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How to Take the Firefighter Oral Exam

How to Take the Firefighter Oral Exam

On the road to your first job as a career firefighter, you will encounter a number of tests.

These include test of will, such as finding in yourself the discipline required to apply to and work hard in school, and actual tests—namely, the state written and oral exams. Your training and education will prepare you for these tests, but for some, the natural nervousness that sets in before a big examination can be a distraction. That’s why the best thing you can do to pass these tests, aside from studying and learning the material, is to prepare for the testing environment.

It may vary by county or state, but in most cases, the firefighter oral exam comes just before or after the written test. HCI wants to help prepare you not only for the written exam and the content of the oral exam, but also to present yourself in the best light during this important step on your journey to becoming a firefighter.

Make a Good First Impression for Firefighter Oral Exam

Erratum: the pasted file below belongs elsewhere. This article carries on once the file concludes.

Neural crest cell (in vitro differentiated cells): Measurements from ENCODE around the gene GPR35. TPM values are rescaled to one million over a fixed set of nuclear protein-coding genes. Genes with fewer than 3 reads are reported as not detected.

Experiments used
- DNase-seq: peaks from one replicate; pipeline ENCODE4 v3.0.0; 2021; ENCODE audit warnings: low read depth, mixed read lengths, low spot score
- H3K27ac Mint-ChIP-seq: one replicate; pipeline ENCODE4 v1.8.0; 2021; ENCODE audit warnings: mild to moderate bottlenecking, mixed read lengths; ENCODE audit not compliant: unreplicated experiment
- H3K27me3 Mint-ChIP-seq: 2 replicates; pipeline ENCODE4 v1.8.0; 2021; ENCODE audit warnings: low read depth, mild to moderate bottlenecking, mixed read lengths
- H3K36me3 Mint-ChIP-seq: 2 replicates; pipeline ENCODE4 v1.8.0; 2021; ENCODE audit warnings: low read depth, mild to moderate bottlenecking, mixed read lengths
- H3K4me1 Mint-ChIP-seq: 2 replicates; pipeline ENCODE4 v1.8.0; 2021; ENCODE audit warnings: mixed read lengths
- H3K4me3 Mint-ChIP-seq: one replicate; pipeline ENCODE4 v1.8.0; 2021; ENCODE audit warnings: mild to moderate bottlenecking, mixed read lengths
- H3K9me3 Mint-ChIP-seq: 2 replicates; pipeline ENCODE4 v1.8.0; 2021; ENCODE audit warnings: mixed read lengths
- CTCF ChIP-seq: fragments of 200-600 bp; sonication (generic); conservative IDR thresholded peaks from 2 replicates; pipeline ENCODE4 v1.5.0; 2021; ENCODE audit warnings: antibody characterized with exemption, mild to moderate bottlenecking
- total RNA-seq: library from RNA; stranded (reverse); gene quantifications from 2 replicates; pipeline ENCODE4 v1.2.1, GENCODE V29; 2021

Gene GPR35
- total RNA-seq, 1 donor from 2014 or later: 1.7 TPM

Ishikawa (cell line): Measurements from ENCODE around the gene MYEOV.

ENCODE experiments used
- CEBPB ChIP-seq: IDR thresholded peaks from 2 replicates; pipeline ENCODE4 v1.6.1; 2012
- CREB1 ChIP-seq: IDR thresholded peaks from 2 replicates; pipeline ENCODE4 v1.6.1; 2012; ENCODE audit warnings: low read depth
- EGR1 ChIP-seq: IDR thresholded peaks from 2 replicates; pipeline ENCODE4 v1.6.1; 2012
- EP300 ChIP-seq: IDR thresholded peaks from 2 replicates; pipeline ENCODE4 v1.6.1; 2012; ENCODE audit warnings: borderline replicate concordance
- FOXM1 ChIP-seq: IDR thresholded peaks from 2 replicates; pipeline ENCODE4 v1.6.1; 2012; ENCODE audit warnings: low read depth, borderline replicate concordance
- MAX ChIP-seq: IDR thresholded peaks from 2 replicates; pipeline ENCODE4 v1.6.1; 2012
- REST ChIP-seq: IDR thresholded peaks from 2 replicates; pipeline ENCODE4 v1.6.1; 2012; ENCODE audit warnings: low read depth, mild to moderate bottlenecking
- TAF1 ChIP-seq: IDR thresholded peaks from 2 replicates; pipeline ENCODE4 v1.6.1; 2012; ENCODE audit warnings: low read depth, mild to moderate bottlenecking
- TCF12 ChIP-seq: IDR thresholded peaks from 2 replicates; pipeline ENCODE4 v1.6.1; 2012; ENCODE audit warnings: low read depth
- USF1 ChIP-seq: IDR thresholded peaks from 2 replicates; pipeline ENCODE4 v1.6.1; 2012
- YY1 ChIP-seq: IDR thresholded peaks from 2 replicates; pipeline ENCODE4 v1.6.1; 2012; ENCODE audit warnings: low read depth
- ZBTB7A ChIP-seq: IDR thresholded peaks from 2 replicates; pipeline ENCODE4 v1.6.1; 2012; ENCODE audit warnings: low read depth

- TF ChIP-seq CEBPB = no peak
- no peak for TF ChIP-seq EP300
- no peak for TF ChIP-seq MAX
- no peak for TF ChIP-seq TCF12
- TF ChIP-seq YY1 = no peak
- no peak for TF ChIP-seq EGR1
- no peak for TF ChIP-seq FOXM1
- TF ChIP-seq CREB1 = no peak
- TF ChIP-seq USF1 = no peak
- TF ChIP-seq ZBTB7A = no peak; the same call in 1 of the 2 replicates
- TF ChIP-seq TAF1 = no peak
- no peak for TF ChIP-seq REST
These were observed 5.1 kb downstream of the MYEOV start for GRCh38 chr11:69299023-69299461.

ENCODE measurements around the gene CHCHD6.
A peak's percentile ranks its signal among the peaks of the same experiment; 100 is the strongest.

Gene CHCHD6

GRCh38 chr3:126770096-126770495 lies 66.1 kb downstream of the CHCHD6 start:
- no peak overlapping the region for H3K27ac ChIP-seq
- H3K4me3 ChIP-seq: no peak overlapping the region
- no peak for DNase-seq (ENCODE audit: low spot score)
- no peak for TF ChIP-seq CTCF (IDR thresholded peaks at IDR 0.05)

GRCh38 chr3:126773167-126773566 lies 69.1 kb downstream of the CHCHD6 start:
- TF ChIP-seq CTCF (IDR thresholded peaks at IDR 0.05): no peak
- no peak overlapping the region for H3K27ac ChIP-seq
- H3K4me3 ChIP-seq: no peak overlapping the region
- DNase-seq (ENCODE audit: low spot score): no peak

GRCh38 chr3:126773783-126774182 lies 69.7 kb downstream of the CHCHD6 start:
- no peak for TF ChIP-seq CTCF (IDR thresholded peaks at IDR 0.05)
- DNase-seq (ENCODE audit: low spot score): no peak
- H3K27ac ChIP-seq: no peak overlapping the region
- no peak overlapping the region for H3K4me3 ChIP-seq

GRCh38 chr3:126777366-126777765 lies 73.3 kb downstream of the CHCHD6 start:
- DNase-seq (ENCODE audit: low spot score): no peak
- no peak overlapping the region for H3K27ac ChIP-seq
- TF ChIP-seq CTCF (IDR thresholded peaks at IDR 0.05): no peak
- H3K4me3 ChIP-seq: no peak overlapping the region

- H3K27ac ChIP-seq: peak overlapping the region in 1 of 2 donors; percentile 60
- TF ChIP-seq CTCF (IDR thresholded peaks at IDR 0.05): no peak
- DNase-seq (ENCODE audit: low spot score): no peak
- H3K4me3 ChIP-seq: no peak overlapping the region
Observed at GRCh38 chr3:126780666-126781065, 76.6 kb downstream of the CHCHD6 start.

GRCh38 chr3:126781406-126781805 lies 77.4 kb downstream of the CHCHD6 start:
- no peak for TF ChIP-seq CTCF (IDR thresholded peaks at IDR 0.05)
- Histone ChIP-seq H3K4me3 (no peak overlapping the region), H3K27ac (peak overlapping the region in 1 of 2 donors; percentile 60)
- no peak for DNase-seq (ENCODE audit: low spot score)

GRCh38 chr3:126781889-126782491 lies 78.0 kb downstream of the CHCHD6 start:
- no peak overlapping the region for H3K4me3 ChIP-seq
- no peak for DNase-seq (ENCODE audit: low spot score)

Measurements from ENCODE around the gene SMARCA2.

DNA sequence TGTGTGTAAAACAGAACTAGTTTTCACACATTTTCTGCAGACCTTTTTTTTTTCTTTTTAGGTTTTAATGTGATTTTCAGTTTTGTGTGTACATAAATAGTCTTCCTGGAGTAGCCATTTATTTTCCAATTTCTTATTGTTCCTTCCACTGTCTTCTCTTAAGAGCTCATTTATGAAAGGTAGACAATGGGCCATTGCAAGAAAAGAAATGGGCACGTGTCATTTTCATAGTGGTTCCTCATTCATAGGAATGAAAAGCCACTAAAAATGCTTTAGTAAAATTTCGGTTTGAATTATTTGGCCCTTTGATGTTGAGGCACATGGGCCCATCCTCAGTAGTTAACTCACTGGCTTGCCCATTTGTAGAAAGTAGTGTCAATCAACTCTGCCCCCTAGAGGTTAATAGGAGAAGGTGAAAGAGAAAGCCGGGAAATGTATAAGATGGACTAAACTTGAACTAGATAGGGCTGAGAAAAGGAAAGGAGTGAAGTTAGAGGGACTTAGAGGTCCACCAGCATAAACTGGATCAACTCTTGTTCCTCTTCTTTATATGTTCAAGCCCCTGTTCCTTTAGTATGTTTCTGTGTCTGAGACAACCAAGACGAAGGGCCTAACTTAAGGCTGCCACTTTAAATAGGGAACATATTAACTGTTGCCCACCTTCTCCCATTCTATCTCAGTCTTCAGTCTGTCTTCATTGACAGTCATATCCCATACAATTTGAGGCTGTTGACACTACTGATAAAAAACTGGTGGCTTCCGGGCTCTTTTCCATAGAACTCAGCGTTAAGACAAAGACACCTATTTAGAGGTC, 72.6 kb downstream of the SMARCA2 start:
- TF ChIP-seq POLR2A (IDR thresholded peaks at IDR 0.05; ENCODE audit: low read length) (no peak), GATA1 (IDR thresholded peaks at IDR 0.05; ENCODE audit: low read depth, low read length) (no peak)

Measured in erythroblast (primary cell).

The oral exam is meant to measure things like your composure, etiquette, and presentation, so how you arrive and begin the process is key to your success.

  • Arrive on time and ready to begin. This means five minutes early. Prior to the exam, take care to double-check the location and directions. Walk in the door ready to test. Leave your coffee cup and phone conversation behind, have all paperwork you need at the ready, and know the name of the person you were directed to.
  • Present your best self. It may not seem like wearing your best suit or unscuffed shoes has anything to do with getting a job, but attention to detail shows you take your work seriously. You may be standing during the exam, so take that into consideration as well.

Be Prepared for Firefighter Oral Exam

Take time to network with people in your field, ask questions about the exam, and show enthusiasm for your answers. You might not know the specific questions they’ll ask, but you can bet on needing to explain why you want to be a firefighter, what service to the community means to you, and how you would handle certain situations. Spend time thinking about your reasons and responses, so you can speak confidently when prompted.

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